BUDGET. Suggested allocation of state moneys presented by the Governor to each regular session of the Legislature by the second legislative day. The appropriation bills are based largely on this budget.
BUDGET ISOLATION. The procedure by which the passage of the two budget bills (general and education) is given priority in the regular session. Passage of any other legislation must be preceded by the adoption of a resolution exempting it from the budget isolation process.
CALENDAR. A list of bills and resolutions by titlee, printed each legislative day, which have been reported out of committee and are ready for third reading. Bills not disposed of on that legislative day are carried over in the same order to the next day's Calendar.
CHAIR. An abstract designation of the presiding officer.
CLERK OF THE HOUSE. The chief officer of the staff of the House of Representatives. He hires and supervises all House staff, processes bills at the desk during sessions, and assists the Speaker in interpreting rules. He is elected by the membership of the House.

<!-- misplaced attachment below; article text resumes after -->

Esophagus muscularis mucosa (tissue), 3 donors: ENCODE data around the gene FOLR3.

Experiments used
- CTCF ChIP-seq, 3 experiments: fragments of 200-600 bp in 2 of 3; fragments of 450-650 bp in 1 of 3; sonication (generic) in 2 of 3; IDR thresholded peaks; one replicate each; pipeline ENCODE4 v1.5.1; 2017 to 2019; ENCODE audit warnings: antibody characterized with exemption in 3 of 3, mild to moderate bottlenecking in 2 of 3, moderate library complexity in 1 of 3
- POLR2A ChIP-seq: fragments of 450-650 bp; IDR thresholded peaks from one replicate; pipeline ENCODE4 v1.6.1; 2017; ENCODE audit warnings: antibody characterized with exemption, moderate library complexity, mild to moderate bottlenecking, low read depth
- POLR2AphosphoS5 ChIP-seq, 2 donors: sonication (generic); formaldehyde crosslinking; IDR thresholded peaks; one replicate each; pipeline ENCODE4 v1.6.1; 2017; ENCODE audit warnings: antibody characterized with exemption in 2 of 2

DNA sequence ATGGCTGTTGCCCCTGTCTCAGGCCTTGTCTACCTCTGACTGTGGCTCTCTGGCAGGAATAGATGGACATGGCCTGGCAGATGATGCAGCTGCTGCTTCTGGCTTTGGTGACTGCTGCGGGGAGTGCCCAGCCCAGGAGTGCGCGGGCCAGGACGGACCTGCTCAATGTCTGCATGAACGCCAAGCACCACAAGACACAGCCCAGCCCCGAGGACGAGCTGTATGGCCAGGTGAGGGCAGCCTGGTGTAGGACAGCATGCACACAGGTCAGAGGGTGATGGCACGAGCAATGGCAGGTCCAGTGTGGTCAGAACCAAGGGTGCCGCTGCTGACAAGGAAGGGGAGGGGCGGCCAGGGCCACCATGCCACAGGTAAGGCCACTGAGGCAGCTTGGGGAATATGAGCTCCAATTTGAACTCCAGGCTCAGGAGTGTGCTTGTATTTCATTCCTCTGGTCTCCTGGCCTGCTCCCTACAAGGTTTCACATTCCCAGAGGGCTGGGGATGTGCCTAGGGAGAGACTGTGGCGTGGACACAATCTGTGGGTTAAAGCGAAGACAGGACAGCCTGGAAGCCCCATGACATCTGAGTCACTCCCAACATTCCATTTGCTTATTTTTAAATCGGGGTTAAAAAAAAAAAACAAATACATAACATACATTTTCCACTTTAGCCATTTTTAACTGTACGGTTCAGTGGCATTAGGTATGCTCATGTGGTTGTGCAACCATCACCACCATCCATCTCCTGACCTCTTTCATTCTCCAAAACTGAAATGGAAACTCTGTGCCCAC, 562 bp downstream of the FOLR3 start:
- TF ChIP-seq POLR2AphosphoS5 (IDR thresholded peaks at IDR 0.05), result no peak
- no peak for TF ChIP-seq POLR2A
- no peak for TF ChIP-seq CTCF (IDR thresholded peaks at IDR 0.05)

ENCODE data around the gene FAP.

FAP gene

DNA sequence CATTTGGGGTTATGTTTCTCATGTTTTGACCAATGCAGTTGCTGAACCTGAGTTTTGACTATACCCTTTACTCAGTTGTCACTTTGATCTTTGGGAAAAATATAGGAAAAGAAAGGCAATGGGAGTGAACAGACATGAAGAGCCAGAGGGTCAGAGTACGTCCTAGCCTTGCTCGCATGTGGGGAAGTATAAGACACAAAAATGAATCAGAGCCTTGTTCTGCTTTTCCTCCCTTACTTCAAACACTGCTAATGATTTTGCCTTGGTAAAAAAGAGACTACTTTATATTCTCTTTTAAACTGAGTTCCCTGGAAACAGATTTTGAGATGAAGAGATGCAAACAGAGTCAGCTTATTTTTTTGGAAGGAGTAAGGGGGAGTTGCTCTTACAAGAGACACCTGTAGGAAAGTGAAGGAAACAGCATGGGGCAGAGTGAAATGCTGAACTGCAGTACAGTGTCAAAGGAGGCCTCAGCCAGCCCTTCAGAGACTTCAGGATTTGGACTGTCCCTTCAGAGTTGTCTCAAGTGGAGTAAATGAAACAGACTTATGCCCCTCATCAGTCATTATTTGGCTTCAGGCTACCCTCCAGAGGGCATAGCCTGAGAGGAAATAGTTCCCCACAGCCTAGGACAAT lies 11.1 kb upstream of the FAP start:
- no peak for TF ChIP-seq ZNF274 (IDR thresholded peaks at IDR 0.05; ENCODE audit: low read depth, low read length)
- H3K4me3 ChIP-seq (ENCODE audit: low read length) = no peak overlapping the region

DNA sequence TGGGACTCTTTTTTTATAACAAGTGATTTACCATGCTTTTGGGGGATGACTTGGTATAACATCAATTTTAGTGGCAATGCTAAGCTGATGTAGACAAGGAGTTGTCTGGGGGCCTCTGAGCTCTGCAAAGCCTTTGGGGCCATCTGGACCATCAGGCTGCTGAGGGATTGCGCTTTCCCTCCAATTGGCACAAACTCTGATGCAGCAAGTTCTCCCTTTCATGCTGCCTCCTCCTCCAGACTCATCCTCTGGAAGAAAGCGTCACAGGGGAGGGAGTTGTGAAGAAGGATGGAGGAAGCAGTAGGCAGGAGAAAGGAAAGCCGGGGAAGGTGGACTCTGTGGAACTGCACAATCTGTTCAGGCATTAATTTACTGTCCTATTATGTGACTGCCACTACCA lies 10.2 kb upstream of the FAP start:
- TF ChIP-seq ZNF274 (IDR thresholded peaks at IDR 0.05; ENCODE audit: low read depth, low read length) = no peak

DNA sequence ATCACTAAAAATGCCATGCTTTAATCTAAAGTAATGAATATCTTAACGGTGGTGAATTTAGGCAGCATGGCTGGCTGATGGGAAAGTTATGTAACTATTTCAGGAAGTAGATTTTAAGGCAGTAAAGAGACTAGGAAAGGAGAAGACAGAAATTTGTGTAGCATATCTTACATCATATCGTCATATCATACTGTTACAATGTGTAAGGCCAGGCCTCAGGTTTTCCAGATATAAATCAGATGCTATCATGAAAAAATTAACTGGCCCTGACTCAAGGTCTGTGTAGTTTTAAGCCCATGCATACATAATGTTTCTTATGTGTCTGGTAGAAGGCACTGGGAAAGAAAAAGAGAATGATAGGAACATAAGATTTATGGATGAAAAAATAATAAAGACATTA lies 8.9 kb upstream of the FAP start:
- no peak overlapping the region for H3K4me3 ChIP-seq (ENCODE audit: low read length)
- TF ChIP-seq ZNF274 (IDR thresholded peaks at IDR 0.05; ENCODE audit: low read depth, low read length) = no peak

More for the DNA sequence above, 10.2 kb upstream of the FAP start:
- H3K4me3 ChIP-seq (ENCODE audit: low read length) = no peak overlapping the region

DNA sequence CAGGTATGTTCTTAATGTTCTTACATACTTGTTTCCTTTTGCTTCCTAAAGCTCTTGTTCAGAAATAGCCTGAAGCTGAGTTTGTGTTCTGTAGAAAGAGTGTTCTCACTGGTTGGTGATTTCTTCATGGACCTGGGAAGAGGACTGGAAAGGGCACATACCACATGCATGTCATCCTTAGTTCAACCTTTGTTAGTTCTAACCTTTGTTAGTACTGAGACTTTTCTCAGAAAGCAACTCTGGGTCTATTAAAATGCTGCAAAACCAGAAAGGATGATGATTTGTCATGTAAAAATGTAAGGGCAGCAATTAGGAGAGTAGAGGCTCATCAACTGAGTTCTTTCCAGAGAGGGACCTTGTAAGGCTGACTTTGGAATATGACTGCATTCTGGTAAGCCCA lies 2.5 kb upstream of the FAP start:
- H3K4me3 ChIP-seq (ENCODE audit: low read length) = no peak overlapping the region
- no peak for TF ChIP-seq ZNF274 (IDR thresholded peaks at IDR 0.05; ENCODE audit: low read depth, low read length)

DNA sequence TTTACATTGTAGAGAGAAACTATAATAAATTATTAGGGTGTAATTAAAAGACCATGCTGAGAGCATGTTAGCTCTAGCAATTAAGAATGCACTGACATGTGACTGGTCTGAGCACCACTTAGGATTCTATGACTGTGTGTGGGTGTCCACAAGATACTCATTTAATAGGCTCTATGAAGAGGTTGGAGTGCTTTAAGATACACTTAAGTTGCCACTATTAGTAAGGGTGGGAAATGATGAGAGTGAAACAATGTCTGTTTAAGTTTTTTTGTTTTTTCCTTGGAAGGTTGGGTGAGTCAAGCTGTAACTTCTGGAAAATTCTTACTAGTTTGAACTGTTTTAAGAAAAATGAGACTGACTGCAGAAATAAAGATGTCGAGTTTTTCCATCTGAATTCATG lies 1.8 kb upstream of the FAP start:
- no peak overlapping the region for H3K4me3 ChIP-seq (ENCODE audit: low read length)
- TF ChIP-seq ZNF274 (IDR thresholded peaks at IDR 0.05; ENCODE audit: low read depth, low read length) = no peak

CLOTURE. The agreement of a 3/5 majority of the Senate that debate on a given measure shall cease at a specified time. This parliamentary procedure, in resolution or petition form, is used only as a last resort to end a filibuster. (The House does not have a cloture provision.)
CODE OF ALABAMA. The whole body of Alabama law. In 1977, the Legislature officially adopted a new Code (the first since 1940) which has been in preparation since 1975, to be known as the Code of 1975 until such time as it is recompiled.
COMMITTEE OF THE WHOLE. A device which enables the Senate or House to use the greater flexibility of procedure available to committees. Any action informally agreed upon in a committee of the whole must be taken officially in full session. There is no record taken of action by a committee of the whole.
COMMITTEES (STANDING). Groups of senators or representatives appointed by the presiding officers to act on bills in a certain area of interest.